Social network giant Facebook launched its current site governance model in 2009 that gave users the right to vote on site governance issues. In fact, voting on certain design and policy changes has long been a feature of Facebook. Now, the company has sent emails titled “Updates to Data Use Policy and Statement of Rights and Responsibilities” to users saying that the social network wants to modify the site’s governance structure and remove the ability of users to vote on changes.
Before you proceed further, take a look at the email.
We recently announced some proposed updates to our Data Use Policy, which explains how we collect and use data when people use Facebook, and our Statement of Rights and Responsibilities (SRR), which explains the terms governing use of our services.
The updates provide you with more detailed information about our practices and reflect changes to our products, including :
- New tools for managing your Facebook Messages;
- Changes to how we refer to certain products;
- Tips on managing your timeline; and
- Reminders about what’s visible to other people on Facebook.
We are also proposing changes to our site governance process for future updates to our Data Use Policy and SRR. We deeply value the feedback we receive from you during our comment period but have found that the voting mechanism created a system that incentivized quantity of comments over the quality of them. So, we are proposing to end the voting component in order to promote a more meaningful environment for feedback. We also plan to roll out new engagement channels, including a feature for submitting questions about privacy to our Chief Privacy Officer of Policy.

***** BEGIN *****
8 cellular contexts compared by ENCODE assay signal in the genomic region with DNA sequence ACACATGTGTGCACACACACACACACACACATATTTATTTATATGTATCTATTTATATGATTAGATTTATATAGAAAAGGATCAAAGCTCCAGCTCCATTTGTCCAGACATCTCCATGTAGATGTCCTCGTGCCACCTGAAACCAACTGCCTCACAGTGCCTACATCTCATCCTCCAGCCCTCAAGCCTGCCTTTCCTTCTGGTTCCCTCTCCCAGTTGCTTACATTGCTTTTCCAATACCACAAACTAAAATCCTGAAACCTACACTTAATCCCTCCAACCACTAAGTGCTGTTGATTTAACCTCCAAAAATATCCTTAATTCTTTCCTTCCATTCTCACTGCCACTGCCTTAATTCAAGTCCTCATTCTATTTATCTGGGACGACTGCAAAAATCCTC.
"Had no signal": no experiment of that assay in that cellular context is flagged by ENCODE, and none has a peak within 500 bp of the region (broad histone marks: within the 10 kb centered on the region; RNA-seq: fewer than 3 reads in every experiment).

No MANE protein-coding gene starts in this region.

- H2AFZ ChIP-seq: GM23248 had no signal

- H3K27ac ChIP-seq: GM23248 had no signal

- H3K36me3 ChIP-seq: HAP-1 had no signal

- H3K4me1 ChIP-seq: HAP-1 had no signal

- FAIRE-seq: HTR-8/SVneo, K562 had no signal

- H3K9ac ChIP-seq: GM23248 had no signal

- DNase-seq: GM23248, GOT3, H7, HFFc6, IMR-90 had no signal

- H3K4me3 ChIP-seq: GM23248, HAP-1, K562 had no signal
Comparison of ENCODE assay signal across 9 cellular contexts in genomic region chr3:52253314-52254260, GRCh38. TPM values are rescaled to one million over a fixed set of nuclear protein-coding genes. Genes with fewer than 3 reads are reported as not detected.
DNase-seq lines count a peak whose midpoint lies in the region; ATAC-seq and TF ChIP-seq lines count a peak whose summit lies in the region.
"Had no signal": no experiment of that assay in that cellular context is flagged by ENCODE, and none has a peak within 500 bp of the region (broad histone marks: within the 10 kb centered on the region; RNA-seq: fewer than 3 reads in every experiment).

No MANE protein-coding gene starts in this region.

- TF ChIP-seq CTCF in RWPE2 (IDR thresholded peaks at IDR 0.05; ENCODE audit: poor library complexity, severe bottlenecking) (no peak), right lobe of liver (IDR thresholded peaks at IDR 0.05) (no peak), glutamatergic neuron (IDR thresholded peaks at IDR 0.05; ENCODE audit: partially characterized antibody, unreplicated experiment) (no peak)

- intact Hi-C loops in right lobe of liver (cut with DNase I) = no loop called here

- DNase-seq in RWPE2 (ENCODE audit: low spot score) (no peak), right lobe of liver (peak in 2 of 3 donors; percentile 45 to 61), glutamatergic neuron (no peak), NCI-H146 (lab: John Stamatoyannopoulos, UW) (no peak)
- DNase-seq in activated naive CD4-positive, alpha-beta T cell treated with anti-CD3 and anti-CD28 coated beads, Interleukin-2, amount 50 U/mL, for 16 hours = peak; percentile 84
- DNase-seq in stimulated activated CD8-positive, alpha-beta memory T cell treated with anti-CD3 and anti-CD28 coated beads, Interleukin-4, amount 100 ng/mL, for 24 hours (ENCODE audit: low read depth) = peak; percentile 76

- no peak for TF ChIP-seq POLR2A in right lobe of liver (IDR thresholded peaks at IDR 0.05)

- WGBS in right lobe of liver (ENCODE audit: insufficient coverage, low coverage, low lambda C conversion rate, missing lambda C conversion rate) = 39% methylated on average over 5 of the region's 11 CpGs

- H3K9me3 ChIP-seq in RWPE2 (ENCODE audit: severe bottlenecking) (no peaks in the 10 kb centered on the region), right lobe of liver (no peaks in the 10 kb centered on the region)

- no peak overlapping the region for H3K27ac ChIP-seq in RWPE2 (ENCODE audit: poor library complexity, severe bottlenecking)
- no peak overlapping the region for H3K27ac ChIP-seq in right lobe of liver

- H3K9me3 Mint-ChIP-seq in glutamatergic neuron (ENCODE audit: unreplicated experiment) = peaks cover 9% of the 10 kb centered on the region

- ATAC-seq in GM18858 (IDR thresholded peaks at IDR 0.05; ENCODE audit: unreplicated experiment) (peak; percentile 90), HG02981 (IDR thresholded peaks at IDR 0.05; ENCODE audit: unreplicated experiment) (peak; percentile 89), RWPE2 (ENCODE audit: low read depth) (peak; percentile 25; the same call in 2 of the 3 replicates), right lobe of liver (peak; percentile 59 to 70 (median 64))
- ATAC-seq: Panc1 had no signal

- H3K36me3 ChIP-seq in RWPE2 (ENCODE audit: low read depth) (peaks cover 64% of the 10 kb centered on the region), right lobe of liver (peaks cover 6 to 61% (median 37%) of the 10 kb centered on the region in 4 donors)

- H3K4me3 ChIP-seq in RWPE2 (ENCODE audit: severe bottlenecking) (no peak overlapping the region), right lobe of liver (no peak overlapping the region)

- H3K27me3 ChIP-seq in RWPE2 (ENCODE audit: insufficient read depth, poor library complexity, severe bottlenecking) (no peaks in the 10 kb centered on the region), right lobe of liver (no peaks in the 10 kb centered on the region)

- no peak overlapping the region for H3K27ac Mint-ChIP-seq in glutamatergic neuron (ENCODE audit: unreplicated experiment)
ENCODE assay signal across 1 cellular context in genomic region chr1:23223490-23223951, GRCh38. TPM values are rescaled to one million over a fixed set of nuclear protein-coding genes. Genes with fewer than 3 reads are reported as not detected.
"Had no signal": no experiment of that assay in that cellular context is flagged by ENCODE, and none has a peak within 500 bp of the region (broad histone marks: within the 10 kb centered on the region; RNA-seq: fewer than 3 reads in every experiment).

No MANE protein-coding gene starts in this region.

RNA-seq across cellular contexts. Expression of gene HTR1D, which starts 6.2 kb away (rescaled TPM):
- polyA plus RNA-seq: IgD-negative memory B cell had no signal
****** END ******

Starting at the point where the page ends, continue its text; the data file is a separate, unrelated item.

We encourage you to review these proposed changes and give us feedback before we finalize them. Please visit the “Documents” tab of the Facebook Site Governance Page https://www.facebook.com/fbsitegovernance to learn more about these changes and to submit comments before 9 AM PST on November 28, 2012.
You can also follow and like the Site Governance Page for updates on this process and on any future changes to our Data Use Policy or SRR.
In the email above, Facebook has proposed to take away voting privileges from its users when it comes to important site governance changes. Why? Because Facebook has more than 1 billion users now and the social network is having a big issue with way the votes are handled.
In a blog post on Wednesday, Facebook said, “The current system has become outdated because with 1 billion members, getting 7,000 comments is easy, but getting 300 million members to vote is a tough task.”
Elliot Schrage, Facebook’s vice president of communications, public policy and marketing, has written on the company’s blog, “Our goal has always been to find ways to effectively engage your views when we propose changes to our governing policies. That commitment guided our decision in 2009 to launch an unprecedented process for user feedback. Therefore, we’re proposing to end the voting component of the process in favor of a system that leads to more meaningful feedback and engagement. In the coming weeks, we will roll out new ways of responding to your questions and comments about Facebook.”
However, the new modes will have various features including live, online events. Besides, there will be a section named “Ask the Chief Privacy Officer” on the site handled by Erin Egan, Facebook’s Chief Privacy Officer. Facebook users will be able to submit their questions and address concerns about privacy, security, and usage of personal data to Erin Egan and she will answer those questions or concerns within a seven-day review-and-comment period.
The question is, will Facebook be successful this time? Because Facebook held a vote past summer on proposed privacy changes, and the response was nothing but welcoming. Facebook mentioned that time more than 1 billion users noticed the voting process, but fewer than 10 percent of users had voted.
You can read through — and comment on — all the proposed changes under the “Documents” tab of Facebook’s Site Governance Page. Facebook wants you to leave any comments by 9 a.m. PT on November 28. Once the comment period is over, Facebook will host a Facebook Live event where Egan will respond to your comments.
Let us and the world know, to what extent you are satisfied with this decision of Facebook?